The vertical distribution and biological transport of marine microplastics across the epipelagic and mesopelagic water column

Plastic waste has been documented in nearly all types of marine environments and has been found in species spanning all levels of marine food webs. Within these marine environments, deep pelagic waters encompass the largest ecosystems on Earth. We lack a comprehensive understanding of the concentrations, cycling, and fate of plastic waste in sub-surface waters, constraining our ability to implement effective, large-scale policy and conservation strategies. We used remotely operated vehicles and engineered purpose-built samplers to collect and examine the distribution of microplastics in the Monterey Bay pelagic ecosystem at water column depths ranging from 5 to 1000 m. Laser Raman spectroscopy was used to identify microplastic particles collected from throughout the deep pelagic water column, with the highest concentrations present at depths between 200 and 600 m. Examination of two abundant particle feeders in this ecosystem, pelagic red crabs (Pleuroncodes planipes) and giant larvaceans (Bathochordaeus stygius), showed that microplastic particles readily flow from the environment into coupled water column and seafloor food webs. Our findings suggest that one of the largest and currently underappreciated reservoirs of marine microplastics may be contained within the water column and animal communities of the deep sea.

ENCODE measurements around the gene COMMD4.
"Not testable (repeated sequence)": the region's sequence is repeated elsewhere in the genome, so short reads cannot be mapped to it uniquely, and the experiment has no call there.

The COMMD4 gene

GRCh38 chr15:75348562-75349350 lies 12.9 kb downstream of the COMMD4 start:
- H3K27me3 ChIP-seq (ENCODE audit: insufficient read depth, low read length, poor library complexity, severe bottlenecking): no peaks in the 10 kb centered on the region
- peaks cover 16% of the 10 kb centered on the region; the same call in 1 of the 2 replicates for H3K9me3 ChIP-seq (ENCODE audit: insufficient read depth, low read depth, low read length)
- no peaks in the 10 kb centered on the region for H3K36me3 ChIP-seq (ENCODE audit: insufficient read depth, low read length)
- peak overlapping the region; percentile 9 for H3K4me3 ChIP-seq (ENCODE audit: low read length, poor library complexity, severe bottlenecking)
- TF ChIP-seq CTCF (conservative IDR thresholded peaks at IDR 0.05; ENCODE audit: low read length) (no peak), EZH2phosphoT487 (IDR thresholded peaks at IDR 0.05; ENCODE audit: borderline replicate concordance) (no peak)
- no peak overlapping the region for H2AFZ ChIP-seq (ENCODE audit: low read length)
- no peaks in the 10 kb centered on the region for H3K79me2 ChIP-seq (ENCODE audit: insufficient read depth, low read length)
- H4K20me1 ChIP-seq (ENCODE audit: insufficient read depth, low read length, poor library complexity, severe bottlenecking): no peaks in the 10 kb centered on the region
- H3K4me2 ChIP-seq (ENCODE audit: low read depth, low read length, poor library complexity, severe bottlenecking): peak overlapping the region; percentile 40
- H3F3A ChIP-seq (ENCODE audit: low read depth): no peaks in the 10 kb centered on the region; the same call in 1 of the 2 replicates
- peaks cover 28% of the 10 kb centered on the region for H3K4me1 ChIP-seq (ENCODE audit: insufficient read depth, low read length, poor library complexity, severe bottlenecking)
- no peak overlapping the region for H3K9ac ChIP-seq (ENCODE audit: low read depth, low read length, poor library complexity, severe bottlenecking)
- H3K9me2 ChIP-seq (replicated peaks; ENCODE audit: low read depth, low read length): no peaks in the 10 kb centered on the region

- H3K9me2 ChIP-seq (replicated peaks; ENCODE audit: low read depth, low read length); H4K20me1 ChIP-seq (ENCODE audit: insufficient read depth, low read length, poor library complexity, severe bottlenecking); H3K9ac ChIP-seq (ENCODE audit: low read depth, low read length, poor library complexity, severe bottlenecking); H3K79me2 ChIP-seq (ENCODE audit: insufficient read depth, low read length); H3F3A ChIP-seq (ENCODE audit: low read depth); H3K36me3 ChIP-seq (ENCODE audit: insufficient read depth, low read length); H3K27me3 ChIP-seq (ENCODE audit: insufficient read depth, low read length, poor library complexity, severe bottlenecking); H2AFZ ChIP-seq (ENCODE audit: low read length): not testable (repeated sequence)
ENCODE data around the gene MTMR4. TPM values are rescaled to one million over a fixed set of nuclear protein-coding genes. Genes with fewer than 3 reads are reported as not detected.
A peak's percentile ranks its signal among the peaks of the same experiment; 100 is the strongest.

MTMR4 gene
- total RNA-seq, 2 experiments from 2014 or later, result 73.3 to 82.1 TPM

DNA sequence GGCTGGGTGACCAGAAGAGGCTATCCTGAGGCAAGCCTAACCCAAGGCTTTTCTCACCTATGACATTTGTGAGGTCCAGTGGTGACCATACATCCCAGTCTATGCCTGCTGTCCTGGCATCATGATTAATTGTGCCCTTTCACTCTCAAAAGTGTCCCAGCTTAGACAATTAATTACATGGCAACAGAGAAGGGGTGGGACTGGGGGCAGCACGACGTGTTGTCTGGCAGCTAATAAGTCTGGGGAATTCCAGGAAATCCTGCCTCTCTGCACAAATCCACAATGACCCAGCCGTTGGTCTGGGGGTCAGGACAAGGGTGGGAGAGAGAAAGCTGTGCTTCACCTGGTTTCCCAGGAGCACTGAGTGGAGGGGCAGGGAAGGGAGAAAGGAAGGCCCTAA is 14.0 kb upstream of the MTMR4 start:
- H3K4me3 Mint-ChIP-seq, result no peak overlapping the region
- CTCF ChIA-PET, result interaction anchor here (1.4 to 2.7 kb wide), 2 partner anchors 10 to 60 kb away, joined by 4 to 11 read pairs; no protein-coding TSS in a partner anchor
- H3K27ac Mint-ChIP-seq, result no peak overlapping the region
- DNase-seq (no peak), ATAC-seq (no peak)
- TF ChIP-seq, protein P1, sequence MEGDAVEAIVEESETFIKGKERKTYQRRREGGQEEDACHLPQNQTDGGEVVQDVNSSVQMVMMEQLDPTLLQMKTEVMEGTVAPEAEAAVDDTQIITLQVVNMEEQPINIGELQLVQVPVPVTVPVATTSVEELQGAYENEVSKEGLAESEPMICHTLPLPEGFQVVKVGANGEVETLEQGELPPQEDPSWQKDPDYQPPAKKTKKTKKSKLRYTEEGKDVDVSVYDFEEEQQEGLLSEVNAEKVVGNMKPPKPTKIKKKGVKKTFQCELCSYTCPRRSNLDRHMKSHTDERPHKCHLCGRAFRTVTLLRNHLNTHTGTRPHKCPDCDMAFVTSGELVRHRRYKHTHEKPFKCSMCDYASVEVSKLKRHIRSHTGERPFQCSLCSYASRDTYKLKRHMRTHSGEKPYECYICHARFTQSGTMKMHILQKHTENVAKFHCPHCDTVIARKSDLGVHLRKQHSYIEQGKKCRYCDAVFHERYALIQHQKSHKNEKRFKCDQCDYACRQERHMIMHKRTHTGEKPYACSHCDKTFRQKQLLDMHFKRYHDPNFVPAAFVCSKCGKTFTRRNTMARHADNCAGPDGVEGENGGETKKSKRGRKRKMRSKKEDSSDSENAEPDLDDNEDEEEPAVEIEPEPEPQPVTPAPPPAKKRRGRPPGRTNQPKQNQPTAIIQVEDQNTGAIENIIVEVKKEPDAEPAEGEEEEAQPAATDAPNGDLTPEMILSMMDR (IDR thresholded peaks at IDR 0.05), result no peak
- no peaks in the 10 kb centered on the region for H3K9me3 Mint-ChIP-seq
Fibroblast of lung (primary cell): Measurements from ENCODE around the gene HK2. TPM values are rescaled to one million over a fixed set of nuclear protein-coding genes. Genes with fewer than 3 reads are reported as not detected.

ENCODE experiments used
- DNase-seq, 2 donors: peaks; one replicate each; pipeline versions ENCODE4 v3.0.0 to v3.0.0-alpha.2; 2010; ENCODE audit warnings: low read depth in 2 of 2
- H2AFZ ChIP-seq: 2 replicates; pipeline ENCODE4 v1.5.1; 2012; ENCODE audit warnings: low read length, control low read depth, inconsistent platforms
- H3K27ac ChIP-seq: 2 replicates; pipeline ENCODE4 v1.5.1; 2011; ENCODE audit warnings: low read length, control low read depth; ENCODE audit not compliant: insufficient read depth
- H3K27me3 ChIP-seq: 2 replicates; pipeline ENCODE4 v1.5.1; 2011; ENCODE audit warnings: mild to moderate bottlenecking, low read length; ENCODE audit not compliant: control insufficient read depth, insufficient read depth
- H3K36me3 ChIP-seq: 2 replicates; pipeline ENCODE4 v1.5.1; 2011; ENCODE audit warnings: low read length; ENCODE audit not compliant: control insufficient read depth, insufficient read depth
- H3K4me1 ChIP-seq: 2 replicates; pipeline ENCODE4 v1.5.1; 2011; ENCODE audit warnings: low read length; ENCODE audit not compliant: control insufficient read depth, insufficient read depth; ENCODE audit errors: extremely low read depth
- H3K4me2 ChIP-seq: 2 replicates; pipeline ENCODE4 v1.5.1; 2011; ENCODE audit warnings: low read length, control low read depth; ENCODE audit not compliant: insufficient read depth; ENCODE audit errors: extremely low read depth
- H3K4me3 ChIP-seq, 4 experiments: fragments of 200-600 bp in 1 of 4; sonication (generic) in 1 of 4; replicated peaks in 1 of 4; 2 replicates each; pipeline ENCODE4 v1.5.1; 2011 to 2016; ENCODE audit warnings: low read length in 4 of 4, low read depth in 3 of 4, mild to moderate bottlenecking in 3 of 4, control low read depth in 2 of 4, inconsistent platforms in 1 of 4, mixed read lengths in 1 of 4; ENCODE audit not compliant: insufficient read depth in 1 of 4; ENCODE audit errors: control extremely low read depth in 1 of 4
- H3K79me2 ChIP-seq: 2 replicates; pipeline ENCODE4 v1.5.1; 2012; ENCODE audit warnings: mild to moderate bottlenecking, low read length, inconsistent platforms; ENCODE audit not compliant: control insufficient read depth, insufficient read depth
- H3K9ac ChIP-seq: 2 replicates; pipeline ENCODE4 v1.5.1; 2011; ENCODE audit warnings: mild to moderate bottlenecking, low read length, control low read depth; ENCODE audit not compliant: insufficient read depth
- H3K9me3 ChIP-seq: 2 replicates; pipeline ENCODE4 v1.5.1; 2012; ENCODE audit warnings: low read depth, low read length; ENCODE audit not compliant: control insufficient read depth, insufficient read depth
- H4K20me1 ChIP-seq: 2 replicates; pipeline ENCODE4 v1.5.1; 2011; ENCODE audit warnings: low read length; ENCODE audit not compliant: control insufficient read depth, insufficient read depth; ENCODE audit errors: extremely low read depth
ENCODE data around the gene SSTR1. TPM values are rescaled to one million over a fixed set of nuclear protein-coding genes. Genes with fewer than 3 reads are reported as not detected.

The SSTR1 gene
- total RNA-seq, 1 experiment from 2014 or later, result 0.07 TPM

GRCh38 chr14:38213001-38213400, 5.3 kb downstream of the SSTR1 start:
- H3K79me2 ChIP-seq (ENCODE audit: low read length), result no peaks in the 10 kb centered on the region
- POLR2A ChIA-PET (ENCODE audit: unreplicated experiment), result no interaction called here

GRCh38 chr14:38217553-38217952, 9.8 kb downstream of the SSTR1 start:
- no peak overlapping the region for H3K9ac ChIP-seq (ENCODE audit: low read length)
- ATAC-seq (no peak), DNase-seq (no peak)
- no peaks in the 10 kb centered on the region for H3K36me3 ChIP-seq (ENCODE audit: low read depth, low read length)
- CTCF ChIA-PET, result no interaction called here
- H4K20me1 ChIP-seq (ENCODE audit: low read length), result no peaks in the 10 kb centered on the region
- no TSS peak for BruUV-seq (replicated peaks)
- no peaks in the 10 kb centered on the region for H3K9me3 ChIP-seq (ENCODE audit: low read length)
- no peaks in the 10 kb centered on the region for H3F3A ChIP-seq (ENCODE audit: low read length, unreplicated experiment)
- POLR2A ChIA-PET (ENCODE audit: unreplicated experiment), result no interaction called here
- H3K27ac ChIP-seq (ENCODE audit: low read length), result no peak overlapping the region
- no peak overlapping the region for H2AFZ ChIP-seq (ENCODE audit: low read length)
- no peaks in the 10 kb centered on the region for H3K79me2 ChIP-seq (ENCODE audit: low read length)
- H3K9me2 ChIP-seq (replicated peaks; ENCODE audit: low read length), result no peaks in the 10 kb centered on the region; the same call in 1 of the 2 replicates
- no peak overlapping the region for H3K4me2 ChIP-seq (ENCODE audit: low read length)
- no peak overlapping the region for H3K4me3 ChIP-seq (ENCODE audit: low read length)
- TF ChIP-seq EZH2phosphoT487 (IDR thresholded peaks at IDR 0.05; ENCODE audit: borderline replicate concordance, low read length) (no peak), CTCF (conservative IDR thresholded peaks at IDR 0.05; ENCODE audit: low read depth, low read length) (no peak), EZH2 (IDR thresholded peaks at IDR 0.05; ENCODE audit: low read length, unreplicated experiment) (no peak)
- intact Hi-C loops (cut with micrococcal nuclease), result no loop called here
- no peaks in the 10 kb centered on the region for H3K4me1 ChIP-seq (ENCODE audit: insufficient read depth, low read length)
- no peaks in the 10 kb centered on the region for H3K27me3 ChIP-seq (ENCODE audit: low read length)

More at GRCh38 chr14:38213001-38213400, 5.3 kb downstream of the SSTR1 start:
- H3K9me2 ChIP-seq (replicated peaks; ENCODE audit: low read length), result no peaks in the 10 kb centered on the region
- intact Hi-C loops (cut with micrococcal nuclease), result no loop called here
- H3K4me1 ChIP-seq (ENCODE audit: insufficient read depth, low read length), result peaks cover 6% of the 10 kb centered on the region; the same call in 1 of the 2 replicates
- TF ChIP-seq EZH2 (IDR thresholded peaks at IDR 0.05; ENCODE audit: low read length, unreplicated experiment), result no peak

C. Anela Choy, Bruce H. Robison, Tyler O. Gagne, Benjamin Erwin, Evan Firl, Rolf U. Halden, J. Andrew Hamilton, Kakani Katija, Susan E. Lisin, Charles Rolsky & Kyle S. Van Houtan, Scientific Reports, 9, Article number: 7843 (2019)

The article